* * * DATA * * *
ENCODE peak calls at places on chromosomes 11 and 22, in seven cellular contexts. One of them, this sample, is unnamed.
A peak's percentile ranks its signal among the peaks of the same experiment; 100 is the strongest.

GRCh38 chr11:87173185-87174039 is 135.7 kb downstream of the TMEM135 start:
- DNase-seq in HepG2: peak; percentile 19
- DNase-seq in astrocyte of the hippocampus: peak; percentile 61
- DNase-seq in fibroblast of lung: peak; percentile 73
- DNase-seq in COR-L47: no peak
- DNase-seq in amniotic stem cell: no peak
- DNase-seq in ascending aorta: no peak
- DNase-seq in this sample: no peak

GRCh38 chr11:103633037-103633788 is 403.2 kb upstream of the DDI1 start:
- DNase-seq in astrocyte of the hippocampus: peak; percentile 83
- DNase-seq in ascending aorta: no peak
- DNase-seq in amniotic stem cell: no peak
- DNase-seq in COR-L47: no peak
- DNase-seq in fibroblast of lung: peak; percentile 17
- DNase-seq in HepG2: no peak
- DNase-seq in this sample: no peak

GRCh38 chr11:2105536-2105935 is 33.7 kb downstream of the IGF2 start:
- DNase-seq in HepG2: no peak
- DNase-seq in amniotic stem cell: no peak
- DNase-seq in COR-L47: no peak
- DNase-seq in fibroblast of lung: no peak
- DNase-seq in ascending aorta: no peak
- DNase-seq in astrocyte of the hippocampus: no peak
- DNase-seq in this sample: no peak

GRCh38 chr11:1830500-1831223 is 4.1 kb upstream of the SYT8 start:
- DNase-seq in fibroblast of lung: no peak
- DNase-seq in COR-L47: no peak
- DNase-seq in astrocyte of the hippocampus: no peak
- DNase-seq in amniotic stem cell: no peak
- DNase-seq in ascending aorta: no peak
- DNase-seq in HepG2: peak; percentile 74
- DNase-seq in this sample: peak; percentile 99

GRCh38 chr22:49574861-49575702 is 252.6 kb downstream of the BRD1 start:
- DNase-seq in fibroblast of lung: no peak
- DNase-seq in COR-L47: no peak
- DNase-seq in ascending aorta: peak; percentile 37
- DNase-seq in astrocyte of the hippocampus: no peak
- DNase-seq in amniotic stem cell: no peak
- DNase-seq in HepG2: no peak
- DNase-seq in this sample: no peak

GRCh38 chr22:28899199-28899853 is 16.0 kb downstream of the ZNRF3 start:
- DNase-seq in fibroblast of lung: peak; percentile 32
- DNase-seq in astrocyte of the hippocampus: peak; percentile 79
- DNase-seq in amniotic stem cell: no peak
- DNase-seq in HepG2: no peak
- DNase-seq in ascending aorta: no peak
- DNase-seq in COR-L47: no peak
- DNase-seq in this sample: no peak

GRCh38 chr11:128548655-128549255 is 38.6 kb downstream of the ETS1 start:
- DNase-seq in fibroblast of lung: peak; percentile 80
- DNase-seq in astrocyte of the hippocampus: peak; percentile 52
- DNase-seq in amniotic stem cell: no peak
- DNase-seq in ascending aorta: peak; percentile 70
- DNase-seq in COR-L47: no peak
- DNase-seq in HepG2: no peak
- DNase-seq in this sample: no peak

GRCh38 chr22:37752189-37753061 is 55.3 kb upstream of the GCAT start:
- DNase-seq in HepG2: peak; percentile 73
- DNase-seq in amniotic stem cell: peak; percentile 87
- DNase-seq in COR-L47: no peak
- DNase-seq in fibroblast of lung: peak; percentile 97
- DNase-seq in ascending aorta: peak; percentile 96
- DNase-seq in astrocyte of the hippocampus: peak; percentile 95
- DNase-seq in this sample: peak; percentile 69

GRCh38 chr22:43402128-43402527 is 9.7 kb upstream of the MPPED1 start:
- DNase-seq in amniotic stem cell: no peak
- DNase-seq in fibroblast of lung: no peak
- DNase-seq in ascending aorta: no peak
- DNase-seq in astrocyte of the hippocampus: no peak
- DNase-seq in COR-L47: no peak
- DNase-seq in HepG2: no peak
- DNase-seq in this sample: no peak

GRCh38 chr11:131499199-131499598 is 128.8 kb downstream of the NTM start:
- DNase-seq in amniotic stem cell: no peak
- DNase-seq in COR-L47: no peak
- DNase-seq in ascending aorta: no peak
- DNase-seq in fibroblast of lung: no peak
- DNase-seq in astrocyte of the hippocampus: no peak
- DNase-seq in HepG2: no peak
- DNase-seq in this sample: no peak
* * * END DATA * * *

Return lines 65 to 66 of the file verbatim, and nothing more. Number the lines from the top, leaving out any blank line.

- DNase-seq in astrocyte of the hippocampus: peak; percentile 95
- DNase-seq in this sample: peak; percentile 69